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Marin orders corona team to release documents after allegations of secrecy

The Chancellor of Justice is looking into how the Openness Act has been followed in relation to the Covid-19 epidemic.

Mikko Koskinen, Sanna Marin ja Ahti Kurvinen
State Secretary Mikko Koskinen, Prime Minister Sanna Marin and Director of Government Security Ahti Kurvinen at a government coronavirus briefing in April. Image: Vesa Moilanen / Lehtikuva

Prime Minister Sanna Marin has ordered the government’s coronavirus coordination task force to release all non-confidential documents after the team was accused of concealing information.

In a tweet on Saturday afternoon, Marin said she had discussed the team’s operations with her state secretary, Mikko Koskinen, who heads the group. She said she told him to release all non-classified information used by the team.

Marin noted that the government declared on 6 May that all background information and calculations used in decision-making must be published in line with the principles of openness in science and research.

The premier’s statement followed a Saturday-morning report from the Finnish News Agency STT, which said that the coronavirus task force had failed to hand over documentation that STT requested last month.

The news agency argued that the information was covered by the 1999 Act on the Openness of Government Activities, which states that everyone is entitled to obtain information about official public documents unless they are classified as confidential.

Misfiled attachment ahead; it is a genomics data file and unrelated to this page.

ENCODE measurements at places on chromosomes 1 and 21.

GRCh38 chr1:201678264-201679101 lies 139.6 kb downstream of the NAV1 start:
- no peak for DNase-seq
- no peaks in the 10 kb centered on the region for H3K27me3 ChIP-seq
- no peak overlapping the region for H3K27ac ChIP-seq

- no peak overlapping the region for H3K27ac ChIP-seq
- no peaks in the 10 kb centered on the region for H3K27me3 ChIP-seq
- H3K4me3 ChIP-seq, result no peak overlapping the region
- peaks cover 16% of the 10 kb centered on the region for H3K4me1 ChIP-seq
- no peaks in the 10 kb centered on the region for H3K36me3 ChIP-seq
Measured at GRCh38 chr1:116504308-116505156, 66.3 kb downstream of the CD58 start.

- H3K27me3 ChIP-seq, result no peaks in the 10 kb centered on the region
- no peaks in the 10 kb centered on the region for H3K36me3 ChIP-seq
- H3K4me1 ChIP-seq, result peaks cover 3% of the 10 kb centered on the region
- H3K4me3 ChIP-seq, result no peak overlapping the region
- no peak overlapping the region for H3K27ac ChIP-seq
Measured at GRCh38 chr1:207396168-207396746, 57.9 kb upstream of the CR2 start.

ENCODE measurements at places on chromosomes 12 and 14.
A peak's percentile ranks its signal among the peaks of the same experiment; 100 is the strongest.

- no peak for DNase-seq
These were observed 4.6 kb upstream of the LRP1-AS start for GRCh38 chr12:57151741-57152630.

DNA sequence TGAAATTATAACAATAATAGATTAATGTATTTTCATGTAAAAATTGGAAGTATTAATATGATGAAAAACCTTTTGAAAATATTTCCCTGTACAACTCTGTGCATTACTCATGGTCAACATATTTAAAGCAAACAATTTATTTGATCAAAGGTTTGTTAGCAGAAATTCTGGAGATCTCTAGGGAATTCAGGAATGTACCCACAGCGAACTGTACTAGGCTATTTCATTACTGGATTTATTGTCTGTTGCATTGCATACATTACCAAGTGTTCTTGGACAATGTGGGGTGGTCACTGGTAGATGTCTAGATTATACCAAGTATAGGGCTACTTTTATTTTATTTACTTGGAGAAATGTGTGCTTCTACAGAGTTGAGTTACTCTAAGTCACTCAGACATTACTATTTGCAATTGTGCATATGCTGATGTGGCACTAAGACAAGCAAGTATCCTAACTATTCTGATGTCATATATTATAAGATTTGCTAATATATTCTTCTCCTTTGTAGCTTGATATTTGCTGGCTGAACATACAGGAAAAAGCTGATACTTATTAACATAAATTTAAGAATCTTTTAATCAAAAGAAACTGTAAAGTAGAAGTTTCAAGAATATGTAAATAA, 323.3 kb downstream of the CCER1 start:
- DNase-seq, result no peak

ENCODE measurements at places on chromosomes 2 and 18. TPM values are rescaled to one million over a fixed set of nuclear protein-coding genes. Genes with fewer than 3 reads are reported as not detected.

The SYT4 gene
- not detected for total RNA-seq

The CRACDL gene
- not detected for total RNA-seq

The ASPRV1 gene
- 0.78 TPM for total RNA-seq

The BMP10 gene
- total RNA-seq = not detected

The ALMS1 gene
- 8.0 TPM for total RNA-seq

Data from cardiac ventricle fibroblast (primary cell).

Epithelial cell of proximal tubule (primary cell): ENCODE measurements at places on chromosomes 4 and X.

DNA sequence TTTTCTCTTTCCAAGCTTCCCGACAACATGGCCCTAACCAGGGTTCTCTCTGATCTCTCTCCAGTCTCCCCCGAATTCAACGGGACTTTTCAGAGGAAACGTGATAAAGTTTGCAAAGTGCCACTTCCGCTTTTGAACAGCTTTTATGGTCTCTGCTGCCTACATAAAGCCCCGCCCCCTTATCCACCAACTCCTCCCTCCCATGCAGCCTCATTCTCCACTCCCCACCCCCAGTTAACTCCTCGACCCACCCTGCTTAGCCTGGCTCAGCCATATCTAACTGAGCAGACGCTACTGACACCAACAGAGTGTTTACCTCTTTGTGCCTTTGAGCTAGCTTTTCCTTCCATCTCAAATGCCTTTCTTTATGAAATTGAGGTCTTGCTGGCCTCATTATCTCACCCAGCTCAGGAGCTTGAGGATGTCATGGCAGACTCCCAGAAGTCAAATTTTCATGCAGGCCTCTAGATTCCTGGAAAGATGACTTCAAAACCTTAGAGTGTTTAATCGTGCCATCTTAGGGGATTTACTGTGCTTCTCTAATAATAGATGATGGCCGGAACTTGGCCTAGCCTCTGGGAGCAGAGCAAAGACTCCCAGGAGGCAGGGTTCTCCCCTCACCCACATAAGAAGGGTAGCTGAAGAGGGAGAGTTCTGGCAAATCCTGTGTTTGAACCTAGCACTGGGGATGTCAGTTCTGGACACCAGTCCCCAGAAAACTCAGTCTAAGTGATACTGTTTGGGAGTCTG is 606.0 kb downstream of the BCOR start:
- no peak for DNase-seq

Mäenpää rejects claim of exemption

The Prime Minister’s Office had argued that the coordination team was not covered by the act – a claim that was rejected by Olli Mäenpää, a distinguished former law professor and Supreme Court judge.

STT had asked Koskinen to hand over all documents used by the coordination team. However the Prime Minister’s Office only released the agendas for its meetings, not the minutes, memoranda or background material as requested.

These meetings covered issues such as evaluations from the National Institute for Health and Welfare (THL) regarding coronavirus strategy, the availability of protective equipment, testing capacity, the situation at airports and on Finland’s border with Sweden, and the closure of the Uusimaa region.

The Council of State set up the Covid-19 Coordination Group in February. It includes the state secretaries – the highest-ranking civil servants – of all 11 ministries. Finland’s first coronavirus death was reported on 21 March.

Officials miss deadlines to respond

Mäenpää, professor emeritus of administrative law, studied STT’s requests for documents and the official responses to them.

He said that the matters on the meeting agendas should in principle be public “unless there is some information related to security plans or something of that type, but that is highly unlikely,” he said.

“I don’t see how the unique nature of this group would somehow be a particularly relevant factor. Clearly it is official business and should certainly follow the Act on the Openness of Government Activities,” he told the news agency.

STT has filed a series of requests for corona-related documents from the Prime Minister’s Office, the Ministry of Social Affairs and Health and the THL, some of which have not brought any response within two weeks as stipulated by law.

Justice Chancellor launches probe

Mäenpää says it is understandable that the officials are under pressure, but that that cannot be a general excuse for ignoring legal deadlines.

He was a professor of administrative law at the universities of Helsinki and Turku for decades, as well as a Supreme Administrative Court judge and chair of the Council for Mass Media.

Chancellor of Justice Tuomas Pöysti and his deputy Mikko Puumalainen are looking into how the Openness Act has been followed in preparations and decision-making related to the coronavirus epidemic. They have filed requests for clarification from the Ministry of Social Affairs and Health and the THL.

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